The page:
Do you need Covid 19 testing? Where should you get a test? Which type of test is best? You have questions about Covid tests—and you need answers. If you're not sure where, when, or why to get a test, take a look at some of the top questions about this type of diagnostic service answered.
Why Might You Need a Test?
The sudden onset of symptoms is an obvious answer to this question. But it's not the only reason why you may need this type of diagnostic test. The most common reasons for seeking a Covid 19 testing service include:
Illness or Covid-like symptoms. There are a wide range of Covid symptoms that may require testing. These include a cough, shortness of breath, muscle and body aches, fever, fatigue, headache, loss of smell or taste, sore throat, GI symptoms, or chills.
Exposure. Have you had close contact with someone who has Covid? According to the U.S. Centers for Disease Control and Prevention (CDC), unvaccinated individuals should get tested right away and five to seven days after exposure (if the initial test is negative). Fully vaccinated people should get tested five to seven days after exposure.
Proof of a negative test. You may also need proof of a negative test for your employer, your child's school (if they were exposed), or to attend an event. This type of testing doesn't require symptoms or exposure. Instead, it's done as a preventative measure to reduce the spread of disease.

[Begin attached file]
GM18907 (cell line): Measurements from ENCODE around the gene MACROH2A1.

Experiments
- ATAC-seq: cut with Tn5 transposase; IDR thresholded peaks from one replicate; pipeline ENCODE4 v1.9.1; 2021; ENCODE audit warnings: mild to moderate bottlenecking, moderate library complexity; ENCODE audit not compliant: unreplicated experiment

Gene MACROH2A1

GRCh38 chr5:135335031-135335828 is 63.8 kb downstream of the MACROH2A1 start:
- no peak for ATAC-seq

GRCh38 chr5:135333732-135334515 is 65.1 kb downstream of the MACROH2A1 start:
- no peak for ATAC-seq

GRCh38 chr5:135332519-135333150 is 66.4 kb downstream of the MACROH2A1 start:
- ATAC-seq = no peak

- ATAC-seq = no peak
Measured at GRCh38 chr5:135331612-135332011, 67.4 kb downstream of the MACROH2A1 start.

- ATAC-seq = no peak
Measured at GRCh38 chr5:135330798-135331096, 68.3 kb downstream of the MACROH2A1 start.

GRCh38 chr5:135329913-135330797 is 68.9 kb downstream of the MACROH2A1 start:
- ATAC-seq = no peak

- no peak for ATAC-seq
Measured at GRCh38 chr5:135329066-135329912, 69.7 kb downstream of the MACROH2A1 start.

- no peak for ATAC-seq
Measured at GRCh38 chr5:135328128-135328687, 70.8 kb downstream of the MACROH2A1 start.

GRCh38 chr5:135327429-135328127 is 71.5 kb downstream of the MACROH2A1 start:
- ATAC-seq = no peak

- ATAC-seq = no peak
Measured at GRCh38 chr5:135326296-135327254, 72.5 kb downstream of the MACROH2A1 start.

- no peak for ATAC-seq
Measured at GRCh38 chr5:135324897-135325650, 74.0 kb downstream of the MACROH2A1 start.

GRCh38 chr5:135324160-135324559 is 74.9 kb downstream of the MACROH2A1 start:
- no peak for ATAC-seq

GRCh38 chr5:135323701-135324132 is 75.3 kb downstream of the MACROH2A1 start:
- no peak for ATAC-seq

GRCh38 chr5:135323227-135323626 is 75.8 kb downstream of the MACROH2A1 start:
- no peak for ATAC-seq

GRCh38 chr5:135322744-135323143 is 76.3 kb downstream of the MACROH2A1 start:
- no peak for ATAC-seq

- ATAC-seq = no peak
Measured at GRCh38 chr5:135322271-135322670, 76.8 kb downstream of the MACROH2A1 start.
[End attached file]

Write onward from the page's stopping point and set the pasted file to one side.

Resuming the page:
The type of test you need and the timing of the test depend on the reason. Again, the CDC recommends testing times for people who were exposed and are either unvaccinated or fully vaccinated. Likewise, you may need a test within a set timeframe for an event or you may need a specific test (rapid or PCR).
Where Can You Get a Test?
The answer to this question depends on what type of test you need and where you live. Some doctor's offices and urgent care clinics carry rapid or PCR tests. Many local areas (such as counties or cities) also have larger mass testing sites. These may include walk-in, appointment-only, or drive-through testing options.
Which Test Should You Get?
Talk to your medical provider or the person who has requested the test (if you need proof of a negative test for your job, school, or an event). You may need a PCR test if you have symptoms and the doctor feels a rapid test (or negative rapid results) was not accurate. Some employers, schools, or events may also require a more accurate PCR test. A PCR test that is sent to a lab will take longer to come back than the rapid version. If you need results for an event, travel, or another occasion, plan your testing time accordingly.